Farmer-to-farmer learning exchanges are not a new concept and many of them have been run over the five years of the MTCP2 programme. Running a large number of these exchanges, across seven countries and a variety of crops has allowed refinement of the farmer-to-farmer exchange model so that they now work better for farmers and farmer organisations in the Pacific.
In Samoa there have been a variety of farmer-to-farmer technical exchanges during the programme. These have included off-season pineapple production (see previous story), papaya production, soil management, floriculture, dragon fruit and agro-processing. The Samoa Farmers Association has therefore had plenty of opportunities to make their own refinements to the model.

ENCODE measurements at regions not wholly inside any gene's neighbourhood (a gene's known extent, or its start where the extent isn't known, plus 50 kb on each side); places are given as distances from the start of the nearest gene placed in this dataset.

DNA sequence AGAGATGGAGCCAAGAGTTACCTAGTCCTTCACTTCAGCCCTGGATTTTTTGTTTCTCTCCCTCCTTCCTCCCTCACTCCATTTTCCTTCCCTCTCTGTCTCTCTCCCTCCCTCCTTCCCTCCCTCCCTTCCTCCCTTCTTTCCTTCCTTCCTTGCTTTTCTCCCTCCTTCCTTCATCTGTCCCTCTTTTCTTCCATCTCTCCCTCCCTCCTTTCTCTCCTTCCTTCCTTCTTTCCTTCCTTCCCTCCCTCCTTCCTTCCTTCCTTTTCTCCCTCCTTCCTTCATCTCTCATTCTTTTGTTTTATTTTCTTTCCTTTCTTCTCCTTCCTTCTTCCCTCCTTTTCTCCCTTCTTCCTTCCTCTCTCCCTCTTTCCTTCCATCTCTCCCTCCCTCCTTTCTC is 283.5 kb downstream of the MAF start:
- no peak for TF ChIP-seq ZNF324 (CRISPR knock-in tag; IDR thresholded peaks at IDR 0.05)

One of their key findings is the importance of careful selection of participants in initial farmer-to-farmer exchanges. The aim at first should not be to train a large number of farmers, but rather should be to establish a small number of local champion farmers, who can implement what they learn on their own farms, apply the technology and build their own expertise. Follow up exchanges are important for reinforcement of the initial training and to provide additional knowledge and skills.
Once the local champion farmer is successfully producing their own crops, they can start to train other local farmers. Using the skills they have learnt, plus their own local farming experience, makes the knowledge transfer to other farmers easier. Their farm provides a visible, working example to other famers, while the champion farmer is on hand to mentor them as they make the changes to new crops, or to new production methods.